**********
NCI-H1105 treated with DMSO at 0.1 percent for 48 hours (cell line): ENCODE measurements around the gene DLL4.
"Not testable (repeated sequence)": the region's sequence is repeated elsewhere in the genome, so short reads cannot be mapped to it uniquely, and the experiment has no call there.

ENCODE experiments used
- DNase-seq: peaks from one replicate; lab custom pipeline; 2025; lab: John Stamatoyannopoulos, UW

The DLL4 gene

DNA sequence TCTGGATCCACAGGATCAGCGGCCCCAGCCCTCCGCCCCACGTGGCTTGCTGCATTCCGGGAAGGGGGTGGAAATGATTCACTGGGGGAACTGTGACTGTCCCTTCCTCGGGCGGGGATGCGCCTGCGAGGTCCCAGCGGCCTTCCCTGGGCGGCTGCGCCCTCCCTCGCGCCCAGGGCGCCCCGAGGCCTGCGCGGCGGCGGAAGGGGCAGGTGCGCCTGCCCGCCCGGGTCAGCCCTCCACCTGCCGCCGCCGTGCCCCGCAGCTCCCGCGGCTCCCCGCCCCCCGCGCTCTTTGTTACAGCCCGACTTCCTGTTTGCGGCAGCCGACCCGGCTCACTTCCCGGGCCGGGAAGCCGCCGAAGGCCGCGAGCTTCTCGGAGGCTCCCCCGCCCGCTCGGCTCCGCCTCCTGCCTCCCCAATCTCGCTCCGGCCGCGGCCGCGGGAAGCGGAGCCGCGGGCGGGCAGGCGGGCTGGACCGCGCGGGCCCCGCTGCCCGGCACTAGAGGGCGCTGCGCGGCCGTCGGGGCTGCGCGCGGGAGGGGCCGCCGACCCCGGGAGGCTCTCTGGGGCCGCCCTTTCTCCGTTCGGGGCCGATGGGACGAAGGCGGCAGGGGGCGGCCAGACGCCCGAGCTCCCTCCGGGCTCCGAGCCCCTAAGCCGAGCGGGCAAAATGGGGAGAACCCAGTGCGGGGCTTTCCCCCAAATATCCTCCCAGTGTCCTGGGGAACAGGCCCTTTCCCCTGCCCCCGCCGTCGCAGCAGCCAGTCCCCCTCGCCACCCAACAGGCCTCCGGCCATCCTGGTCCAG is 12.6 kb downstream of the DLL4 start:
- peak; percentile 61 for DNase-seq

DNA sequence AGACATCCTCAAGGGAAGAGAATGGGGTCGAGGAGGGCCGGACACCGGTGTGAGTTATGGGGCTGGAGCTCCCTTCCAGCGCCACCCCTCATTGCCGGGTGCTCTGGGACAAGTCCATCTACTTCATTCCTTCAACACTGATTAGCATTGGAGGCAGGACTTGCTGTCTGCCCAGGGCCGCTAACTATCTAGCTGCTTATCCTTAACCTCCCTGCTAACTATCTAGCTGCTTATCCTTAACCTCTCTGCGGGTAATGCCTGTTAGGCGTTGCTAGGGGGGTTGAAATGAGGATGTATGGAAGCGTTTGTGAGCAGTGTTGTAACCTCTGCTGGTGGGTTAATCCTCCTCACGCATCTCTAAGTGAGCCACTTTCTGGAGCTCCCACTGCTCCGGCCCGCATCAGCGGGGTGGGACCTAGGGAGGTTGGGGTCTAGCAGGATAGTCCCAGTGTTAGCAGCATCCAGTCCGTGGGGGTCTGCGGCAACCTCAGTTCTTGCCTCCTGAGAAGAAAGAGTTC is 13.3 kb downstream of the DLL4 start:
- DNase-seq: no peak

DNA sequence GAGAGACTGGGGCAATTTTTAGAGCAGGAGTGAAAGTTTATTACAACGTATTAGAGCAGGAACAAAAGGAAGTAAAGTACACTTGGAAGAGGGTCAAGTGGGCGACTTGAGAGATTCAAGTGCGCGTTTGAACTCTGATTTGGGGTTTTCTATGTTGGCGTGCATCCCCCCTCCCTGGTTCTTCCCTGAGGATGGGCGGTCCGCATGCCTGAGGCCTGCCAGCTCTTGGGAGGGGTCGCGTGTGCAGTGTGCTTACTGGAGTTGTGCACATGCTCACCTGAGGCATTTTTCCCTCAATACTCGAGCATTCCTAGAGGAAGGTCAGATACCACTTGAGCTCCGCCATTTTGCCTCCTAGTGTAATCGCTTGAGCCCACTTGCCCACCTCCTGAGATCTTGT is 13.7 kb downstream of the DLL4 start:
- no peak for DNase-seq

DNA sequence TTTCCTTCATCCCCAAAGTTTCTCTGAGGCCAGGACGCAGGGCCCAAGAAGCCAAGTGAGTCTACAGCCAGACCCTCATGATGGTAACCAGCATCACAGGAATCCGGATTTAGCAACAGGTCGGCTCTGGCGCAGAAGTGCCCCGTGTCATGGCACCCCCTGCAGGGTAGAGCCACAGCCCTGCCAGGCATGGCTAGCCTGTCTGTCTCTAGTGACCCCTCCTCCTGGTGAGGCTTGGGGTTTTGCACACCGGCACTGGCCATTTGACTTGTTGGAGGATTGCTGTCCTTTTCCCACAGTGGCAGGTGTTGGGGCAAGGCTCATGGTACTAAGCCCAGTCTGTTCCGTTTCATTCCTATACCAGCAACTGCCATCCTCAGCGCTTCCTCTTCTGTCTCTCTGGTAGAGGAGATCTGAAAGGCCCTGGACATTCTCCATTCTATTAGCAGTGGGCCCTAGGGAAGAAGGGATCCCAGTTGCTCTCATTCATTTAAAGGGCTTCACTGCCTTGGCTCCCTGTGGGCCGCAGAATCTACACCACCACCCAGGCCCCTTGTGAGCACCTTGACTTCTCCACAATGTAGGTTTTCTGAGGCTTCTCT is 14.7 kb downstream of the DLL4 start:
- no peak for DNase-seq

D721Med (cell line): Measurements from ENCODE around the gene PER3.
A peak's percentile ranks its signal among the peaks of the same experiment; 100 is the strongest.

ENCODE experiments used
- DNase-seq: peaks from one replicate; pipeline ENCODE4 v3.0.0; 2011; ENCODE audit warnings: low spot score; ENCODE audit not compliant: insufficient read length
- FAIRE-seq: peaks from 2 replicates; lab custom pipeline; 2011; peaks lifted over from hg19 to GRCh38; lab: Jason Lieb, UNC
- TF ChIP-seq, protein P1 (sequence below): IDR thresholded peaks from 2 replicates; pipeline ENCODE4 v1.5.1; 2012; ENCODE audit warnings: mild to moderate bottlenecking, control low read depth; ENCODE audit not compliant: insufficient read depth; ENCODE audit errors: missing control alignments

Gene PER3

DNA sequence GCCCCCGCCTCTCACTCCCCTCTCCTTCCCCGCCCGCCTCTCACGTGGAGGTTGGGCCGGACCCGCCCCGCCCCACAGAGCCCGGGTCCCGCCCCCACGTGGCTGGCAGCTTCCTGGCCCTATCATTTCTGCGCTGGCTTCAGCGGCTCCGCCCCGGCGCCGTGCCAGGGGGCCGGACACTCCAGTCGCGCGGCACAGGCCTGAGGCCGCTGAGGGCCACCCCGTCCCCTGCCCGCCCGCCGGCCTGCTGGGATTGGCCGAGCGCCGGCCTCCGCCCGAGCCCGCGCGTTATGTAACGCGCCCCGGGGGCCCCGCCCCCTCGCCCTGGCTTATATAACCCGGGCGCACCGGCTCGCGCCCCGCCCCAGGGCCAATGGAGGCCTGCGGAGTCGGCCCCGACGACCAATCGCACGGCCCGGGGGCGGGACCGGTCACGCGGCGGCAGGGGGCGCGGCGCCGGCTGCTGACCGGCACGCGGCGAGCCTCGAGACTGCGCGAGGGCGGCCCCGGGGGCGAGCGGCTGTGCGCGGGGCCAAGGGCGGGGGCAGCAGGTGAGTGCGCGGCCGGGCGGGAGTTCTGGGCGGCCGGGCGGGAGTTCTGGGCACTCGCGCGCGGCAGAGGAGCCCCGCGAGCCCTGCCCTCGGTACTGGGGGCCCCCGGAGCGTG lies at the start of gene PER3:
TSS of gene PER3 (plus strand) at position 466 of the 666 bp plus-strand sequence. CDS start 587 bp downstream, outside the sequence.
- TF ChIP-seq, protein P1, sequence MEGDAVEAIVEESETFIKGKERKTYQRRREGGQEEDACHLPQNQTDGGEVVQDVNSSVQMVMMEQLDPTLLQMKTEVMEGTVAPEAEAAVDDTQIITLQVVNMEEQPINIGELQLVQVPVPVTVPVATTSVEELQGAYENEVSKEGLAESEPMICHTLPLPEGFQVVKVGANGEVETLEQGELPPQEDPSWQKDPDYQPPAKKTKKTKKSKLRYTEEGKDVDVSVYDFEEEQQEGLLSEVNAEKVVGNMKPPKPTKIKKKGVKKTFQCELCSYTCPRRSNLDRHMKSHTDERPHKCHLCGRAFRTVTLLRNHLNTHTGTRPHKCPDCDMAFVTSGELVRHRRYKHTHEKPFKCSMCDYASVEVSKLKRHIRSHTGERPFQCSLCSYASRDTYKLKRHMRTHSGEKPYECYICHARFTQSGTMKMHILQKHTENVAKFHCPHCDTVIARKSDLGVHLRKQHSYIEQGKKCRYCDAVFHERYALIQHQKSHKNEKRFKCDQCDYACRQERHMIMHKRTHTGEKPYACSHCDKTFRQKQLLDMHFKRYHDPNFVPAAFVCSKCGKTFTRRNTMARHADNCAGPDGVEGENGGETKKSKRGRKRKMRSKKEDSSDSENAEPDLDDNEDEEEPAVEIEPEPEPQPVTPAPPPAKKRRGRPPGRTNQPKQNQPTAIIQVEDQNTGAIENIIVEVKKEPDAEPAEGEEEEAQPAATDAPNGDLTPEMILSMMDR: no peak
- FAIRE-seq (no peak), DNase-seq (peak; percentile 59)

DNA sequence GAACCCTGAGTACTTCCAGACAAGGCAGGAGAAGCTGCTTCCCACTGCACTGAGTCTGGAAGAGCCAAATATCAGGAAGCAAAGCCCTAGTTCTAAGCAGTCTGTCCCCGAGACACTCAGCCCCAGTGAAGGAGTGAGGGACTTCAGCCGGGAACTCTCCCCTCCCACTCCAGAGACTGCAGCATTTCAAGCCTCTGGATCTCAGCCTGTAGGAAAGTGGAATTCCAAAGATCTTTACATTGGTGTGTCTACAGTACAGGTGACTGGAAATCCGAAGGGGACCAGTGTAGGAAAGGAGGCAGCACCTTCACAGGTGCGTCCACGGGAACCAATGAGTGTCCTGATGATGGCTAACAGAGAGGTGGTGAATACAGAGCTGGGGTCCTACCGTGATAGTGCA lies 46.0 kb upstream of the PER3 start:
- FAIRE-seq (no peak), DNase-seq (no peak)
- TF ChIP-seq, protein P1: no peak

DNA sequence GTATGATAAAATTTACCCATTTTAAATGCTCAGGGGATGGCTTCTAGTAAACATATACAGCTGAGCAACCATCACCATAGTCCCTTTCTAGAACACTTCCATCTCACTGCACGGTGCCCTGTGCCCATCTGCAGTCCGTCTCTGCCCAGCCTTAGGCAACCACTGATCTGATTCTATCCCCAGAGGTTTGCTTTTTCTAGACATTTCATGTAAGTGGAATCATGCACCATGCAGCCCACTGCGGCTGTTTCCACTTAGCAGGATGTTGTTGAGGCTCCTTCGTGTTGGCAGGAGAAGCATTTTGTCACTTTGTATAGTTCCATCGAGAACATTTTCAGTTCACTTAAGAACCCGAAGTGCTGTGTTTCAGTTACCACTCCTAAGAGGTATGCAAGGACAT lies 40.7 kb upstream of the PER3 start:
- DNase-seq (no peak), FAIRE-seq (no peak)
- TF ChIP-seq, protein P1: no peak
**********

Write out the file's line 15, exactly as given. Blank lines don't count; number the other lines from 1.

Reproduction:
A peak's percentile ranks its signal among the peaks of the same experiment; 100 is the strongest.